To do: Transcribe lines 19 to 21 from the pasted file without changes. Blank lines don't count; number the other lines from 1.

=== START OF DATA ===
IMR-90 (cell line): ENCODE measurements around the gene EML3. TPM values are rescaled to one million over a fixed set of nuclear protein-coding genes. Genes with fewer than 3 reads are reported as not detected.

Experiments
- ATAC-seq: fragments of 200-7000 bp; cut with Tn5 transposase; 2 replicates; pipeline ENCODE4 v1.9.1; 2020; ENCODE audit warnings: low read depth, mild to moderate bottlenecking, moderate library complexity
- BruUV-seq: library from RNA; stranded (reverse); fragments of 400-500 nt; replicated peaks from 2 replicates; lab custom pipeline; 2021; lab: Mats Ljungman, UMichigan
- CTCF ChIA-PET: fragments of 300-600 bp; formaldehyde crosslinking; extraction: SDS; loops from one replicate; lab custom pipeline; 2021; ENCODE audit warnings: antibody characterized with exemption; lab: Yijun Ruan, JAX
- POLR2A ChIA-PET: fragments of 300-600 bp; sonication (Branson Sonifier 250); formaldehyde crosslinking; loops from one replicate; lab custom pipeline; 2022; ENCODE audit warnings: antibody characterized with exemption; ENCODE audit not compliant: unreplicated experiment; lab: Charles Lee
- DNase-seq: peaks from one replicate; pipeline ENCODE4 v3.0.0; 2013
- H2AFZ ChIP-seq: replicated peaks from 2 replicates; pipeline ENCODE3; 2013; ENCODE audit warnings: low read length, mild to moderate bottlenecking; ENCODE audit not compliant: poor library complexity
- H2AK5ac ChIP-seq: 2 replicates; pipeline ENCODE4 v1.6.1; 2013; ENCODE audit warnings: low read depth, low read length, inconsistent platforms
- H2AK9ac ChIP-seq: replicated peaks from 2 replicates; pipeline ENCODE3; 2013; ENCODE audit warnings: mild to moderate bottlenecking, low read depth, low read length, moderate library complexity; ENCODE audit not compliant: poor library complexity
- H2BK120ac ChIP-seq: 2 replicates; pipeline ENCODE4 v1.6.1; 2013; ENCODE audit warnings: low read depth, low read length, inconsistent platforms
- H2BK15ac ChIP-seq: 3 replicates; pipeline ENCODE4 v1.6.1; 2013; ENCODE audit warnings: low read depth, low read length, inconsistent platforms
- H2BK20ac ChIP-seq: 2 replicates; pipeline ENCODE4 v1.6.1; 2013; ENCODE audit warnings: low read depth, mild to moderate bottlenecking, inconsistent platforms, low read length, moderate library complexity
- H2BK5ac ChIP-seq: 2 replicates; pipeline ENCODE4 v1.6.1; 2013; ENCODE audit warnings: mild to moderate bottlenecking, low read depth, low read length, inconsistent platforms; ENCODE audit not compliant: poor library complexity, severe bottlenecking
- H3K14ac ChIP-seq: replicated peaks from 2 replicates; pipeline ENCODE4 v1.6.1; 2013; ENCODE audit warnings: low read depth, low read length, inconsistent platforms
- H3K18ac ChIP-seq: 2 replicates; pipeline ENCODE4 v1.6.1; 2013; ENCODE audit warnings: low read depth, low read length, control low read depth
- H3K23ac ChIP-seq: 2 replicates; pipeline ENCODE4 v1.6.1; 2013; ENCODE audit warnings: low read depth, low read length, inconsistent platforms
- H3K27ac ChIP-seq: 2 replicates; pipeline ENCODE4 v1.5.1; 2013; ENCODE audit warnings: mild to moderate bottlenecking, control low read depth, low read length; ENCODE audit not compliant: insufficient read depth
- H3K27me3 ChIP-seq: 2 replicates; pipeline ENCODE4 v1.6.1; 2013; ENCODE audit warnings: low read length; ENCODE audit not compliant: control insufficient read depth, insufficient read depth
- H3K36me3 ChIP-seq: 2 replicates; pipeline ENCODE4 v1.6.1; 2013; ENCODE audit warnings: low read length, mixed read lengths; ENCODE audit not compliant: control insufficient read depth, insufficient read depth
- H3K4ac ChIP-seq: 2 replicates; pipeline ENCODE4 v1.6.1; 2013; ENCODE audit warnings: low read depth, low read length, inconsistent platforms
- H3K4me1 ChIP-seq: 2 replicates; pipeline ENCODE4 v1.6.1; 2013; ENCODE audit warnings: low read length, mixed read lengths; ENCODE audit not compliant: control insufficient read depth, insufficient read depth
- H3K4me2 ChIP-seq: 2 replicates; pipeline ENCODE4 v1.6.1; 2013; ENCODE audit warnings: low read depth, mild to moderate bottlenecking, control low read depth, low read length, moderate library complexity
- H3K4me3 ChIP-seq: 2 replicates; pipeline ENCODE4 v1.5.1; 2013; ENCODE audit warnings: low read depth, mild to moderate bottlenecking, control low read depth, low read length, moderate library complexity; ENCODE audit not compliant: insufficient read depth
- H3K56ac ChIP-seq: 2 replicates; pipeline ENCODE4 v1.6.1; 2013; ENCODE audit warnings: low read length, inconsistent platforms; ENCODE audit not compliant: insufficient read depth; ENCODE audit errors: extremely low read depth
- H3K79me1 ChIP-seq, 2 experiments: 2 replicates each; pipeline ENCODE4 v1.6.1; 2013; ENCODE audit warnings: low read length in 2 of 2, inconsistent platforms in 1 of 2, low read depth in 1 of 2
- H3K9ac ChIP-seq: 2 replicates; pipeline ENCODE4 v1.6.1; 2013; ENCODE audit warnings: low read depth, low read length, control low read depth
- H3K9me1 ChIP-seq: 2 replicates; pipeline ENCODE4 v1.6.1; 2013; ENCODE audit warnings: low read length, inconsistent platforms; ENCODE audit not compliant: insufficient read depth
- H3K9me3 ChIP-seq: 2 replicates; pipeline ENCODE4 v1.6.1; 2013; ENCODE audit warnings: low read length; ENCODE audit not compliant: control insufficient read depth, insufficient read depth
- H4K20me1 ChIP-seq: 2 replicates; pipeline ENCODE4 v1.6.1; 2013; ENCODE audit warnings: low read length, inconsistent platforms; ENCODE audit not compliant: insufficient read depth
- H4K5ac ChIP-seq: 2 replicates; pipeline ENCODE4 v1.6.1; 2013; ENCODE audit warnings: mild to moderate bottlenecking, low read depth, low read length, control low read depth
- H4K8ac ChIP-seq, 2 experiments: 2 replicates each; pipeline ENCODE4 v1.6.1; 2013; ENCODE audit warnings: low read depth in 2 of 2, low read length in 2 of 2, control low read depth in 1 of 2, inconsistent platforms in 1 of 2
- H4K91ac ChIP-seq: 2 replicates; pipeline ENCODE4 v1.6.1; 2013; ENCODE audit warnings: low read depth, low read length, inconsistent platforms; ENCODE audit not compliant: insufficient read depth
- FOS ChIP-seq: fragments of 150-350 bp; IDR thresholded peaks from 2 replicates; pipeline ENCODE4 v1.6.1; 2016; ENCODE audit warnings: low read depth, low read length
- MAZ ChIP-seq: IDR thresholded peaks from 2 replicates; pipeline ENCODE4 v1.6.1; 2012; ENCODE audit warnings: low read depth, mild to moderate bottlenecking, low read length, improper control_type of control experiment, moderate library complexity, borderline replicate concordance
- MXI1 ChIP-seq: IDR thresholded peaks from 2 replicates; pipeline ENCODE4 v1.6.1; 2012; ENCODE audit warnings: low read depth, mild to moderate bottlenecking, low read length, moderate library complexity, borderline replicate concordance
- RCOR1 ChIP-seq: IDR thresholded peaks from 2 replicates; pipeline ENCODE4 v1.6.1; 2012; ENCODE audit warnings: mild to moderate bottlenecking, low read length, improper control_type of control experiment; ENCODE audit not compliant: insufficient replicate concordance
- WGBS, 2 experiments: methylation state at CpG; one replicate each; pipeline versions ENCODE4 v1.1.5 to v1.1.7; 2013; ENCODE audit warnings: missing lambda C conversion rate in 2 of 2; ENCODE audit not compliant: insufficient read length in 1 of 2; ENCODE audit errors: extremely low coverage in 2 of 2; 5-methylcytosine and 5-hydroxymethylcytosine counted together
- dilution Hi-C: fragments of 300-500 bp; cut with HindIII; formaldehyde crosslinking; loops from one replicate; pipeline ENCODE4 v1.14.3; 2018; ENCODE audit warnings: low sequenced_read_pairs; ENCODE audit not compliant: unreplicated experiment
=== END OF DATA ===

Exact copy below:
- H3K27me3 ChIP-seq: 2 replicates; pipeline ENCODE4 v1.6.1; 2013; ENCODE audit warnings: low read length; ENCODE audit not compliant: control insufficient read depth, insufficient read depth
- H3K36me3 ChIP-seq: 2 replicates; pipeline ENCODE4 v1.6.1; 2013; ENCODE audit warnings: low read length, mixed read lengths; ENCODE audit not compliant: control insufficient read depth, insufficient read depth
- H3K4ac ChIP-seq: 2 replicates; pipeline ENCODE4 v1.6.1; 2013; ENCODE audit warnings: low read depth, low read length, inconsistent platforms